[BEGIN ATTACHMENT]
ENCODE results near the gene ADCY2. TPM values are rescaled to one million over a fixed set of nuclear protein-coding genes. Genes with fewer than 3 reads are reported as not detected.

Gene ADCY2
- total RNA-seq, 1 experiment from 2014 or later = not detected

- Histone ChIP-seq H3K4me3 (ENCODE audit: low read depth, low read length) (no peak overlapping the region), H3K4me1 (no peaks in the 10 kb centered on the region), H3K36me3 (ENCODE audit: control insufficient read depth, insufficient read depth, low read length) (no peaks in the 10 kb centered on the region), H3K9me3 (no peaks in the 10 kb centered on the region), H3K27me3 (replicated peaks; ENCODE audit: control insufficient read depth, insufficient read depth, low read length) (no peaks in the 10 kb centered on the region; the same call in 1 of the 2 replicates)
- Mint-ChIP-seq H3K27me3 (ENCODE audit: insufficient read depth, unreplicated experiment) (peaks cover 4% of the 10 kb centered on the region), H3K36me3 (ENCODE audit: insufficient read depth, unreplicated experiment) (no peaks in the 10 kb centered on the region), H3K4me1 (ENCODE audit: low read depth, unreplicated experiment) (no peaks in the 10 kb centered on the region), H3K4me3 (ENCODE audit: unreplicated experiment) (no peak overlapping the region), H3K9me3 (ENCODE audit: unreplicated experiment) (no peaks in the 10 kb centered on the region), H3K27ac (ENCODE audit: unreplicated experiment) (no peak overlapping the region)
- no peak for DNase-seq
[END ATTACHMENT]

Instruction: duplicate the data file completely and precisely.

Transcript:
ENCODE results near the gene ADCY2. TPM values are rescaled to one million over a fixed set of nuclear protein-coding genes. Genes with fewer than 3 reads are reported as not detected.

Gene ADCY2
- total RNA-seq, 1 experiment from 2014 or later = not detected

- Histone ChIP-seq H3K4me3 (ENCODE audit: low read depth, low read length) (no peak overlapping the region), H3K4me1 (no peaks in the 10 kb centered on the region), H3K36me3 (ENCODE audit: control insufficient read depth, insufficient read depth, low read length) (no peaks in the 10 kb centered on the region), H3K9me3 (no peaks in the 10 kb centered on the region), H3K27me3 (replicated peaks; ENCODE audit: control insufficient read depth, insufficient read depth, low read length) (no peaks in the 10 kb centered on the region; the same call in 1 of the 2 replicates)
- Mint-ChIP-seq H3K27me3 (ENCODE audit: insufficient read depth, unreplicated experiment) (peaks cover 4% of the 10 kb centered on the region), H3K36me3 (ENCODE audit: insufficient read depth, unreplicated experiment) (no peaks in the 10 kb centered on the region), H3K4me1 (ENCODE audit: low read depth, unreplicated experiment) (no peaks in the 10 kb centered on the region), H3K4me3 (ENCODE audit: unreplicated experiment) (no peak overlapping the region), H3K9me3 (ENCODE audit: unreplicated experiment) (no peaks in the 10 kb centered on the region), H3K27ac (ENCODE audit: unreplicated experiment) (no peak overlapping the region)
- no peak for DNase-seq